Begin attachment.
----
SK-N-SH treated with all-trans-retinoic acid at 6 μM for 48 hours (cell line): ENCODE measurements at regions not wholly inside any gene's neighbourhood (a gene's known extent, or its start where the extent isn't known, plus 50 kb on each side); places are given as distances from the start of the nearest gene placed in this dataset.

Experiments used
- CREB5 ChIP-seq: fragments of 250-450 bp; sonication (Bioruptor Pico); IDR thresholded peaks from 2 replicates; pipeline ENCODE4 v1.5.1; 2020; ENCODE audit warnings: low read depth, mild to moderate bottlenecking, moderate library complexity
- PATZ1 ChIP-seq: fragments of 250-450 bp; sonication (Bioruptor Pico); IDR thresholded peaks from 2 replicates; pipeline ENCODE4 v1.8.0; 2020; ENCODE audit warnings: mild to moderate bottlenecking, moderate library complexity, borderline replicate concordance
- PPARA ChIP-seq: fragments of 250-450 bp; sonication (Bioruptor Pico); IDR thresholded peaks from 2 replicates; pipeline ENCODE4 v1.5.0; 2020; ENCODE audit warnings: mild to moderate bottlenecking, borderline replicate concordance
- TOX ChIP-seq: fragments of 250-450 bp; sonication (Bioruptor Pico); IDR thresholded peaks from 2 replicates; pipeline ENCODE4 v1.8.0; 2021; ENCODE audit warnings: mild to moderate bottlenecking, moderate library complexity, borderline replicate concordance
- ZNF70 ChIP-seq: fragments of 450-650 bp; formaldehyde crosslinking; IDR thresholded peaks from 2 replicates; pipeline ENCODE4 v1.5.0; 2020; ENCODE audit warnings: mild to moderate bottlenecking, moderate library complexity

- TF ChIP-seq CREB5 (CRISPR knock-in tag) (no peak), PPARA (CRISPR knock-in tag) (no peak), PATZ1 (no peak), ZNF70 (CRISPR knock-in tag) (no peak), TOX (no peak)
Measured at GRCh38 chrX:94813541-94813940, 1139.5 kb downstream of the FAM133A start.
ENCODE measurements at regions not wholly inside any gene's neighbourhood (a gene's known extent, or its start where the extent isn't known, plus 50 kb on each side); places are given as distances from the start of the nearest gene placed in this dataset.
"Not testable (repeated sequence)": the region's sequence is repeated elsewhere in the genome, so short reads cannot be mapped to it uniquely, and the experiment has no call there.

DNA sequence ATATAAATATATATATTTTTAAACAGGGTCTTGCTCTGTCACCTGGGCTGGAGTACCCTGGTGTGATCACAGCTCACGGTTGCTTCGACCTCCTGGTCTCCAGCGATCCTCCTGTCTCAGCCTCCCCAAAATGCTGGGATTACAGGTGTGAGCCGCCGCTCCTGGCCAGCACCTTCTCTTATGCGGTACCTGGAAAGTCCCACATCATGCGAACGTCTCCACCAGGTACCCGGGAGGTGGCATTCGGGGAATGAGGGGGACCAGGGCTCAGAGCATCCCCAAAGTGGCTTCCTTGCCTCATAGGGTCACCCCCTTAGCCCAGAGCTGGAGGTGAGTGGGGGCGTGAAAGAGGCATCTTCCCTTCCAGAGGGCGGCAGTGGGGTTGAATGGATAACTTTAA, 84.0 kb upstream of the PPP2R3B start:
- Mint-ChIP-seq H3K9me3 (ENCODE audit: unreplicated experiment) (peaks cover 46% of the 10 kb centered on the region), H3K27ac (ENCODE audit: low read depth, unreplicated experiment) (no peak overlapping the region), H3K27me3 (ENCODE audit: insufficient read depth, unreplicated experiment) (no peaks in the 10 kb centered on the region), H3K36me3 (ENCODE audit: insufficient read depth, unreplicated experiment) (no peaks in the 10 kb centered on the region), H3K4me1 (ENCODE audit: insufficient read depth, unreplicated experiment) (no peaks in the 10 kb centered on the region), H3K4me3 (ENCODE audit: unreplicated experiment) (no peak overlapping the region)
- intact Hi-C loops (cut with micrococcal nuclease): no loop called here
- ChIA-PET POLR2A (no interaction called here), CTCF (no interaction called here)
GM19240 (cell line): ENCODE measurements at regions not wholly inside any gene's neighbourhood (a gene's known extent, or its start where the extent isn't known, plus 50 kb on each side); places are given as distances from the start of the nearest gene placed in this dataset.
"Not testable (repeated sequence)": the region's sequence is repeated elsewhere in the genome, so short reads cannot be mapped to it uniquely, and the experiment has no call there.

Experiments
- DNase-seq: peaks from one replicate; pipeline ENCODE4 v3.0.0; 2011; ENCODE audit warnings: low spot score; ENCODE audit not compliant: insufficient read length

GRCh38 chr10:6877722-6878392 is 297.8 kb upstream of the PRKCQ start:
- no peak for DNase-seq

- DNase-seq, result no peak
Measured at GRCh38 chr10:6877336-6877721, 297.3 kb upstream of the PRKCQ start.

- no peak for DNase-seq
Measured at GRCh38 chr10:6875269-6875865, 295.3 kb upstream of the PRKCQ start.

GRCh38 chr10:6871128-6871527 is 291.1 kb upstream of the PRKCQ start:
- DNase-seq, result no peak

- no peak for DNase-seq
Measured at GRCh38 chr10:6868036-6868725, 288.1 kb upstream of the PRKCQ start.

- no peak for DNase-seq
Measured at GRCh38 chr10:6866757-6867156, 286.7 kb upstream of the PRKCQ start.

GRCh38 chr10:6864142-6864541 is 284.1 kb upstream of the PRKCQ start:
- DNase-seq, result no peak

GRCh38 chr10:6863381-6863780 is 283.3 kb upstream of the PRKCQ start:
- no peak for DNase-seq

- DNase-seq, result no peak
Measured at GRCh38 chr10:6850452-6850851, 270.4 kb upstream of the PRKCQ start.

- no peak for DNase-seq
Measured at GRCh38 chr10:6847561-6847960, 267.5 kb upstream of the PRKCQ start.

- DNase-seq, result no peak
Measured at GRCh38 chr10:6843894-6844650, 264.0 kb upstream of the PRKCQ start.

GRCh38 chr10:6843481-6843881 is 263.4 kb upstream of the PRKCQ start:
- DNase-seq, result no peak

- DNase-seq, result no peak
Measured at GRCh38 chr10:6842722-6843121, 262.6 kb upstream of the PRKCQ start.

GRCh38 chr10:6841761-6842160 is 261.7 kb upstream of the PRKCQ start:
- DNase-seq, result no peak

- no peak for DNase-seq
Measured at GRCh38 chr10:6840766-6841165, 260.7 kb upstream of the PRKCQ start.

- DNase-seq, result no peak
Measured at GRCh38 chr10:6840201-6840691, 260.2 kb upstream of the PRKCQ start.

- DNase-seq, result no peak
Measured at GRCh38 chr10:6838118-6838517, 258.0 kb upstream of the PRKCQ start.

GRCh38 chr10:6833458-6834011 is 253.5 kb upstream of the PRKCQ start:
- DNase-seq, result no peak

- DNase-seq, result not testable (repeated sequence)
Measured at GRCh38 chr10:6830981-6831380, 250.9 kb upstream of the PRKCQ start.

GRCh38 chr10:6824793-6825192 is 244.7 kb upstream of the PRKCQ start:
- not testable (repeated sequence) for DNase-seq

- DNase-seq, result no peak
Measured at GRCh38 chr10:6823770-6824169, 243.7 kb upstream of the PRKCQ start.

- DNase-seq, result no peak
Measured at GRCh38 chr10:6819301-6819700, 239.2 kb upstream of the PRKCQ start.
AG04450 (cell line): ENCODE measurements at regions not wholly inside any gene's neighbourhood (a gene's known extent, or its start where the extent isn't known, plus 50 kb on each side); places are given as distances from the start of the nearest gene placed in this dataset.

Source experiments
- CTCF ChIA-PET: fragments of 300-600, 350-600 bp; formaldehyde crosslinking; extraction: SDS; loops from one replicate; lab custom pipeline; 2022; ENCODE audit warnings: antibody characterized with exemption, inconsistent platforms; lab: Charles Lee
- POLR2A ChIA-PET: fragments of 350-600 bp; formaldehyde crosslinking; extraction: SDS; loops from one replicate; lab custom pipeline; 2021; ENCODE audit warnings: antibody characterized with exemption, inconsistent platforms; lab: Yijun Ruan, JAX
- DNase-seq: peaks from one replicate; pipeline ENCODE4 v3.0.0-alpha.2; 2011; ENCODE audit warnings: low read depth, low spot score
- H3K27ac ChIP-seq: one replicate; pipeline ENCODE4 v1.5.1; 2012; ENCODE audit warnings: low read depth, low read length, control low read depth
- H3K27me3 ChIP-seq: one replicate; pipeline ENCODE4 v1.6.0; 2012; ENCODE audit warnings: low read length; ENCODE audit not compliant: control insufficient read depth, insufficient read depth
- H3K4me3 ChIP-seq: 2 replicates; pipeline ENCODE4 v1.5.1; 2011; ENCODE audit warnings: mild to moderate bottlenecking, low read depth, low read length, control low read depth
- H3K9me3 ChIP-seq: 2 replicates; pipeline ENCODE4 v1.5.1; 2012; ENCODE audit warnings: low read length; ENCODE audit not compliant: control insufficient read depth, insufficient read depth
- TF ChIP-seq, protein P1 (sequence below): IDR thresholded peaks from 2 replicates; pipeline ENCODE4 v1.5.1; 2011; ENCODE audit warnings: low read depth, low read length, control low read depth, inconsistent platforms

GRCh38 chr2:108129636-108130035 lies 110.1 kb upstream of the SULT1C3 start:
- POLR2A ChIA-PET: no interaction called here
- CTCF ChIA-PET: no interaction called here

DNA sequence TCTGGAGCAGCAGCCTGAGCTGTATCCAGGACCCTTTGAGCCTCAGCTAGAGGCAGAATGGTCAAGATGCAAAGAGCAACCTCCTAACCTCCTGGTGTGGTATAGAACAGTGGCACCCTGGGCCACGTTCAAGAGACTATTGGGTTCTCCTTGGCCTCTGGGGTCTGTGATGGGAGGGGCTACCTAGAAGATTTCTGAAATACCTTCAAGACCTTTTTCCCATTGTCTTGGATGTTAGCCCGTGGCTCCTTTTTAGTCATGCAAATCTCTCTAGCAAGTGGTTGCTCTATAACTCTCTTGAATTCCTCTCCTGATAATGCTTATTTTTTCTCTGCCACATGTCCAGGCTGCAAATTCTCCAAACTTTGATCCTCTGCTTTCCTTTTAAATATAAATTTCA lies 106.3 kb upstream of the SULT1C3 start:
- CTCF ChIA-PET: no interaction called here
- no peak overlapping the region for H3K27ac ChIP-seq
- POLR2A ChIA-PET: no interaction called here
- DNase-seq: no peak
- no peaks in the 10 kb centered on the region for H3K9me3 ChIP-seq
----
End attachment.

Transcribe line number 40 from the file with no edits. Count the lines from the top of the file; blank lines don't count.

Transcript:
- DNase-seq, result no peak